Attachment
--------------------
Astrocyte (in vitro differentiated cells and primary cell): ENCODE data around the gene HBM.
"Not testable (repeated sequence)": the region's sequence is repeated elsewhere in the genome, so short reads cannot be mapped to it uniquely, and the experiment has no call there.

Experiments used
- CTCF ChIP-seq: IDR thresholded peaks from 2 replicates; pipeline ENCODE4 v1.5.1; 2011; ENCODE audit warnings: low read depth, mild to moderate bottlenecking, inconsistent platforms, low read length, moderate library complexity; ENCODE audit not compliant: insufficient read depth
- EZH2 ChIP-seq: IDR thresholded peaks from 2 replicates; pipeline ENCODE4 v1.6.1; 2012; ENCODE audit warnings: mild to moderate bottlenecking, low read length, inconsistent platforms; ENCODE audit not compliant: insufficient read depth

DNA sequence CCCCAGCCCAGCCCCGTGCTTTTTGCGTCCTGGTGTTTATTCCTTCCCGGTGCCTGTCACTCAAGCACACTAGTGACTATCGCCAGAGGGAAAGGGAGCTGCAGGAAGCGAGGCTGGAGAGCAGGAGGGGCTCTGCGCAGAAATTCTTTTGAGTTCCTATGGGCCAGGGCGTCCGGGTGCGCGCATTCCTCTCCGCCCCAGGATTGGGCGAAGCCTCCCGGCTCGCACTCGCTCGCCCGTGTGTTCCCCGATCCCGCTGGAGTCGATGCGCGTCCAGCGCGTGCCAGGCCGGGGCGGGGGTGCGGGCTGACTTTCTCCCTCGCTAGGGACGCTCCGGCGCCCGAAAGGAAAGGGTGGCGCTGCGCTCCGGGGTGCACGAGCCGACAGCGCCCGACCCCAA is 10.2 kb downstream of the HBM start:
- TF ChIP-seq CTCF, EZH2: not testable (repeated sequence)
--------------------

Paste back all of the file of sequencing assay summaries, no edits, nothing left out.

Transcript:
Astrocyte (in vitro differentiated cells and primary cell): ENCODE data around the gene HBM.
"Not testable (repeated sequence)": the region's sequence is repeated elsewhere in the genome, so short reads cannot be mapped to it uniquely, and the experiment has no call there.

Experiments used
- CTCF ChIP-seq: IDR thresholded peaks from 2 replicates; pipeline ENCODE4 v1.5.1; 2011; ENCODE audit warnings: low read depth, mild to moderate bottlenecking, inconsistent platforms, low read length, moderate library complexity; ENCODE audit not compliant: insufficient read depth
- EZH2 ChIP-seq: IDR thresholded peaks from 2 replicates; pipeline ENCODE4 v1.6.1; 2012; ENCODE audit warnings: mild to moderate bottlenecking, low read length, inconsistent platforms; ENCODE audit not compliant: insufficient read depth

DNA sequence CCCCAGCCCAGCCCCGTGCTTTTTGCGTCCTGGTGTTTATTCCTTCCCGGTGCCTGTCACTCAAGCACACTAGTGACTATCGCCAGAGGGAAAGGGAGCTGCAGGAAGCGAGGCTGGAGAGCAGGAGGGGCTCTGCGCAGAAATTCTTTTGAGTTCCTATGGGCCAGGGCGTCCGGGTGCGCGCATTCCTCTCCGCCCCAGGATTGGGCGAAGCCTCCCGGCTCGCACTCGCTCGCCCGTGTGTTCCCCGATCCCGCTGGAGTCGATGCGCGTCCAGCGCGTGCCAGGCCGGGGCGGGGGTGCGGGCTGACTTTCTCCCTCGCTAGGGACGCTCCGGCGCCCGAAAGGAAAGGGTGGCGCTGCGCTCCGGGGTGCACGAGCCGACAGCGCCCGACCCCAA is 10.2 kb downstream of the HBM start:
- TF ChIP-seq CTCF, EZH2: not testable (repeated sequence)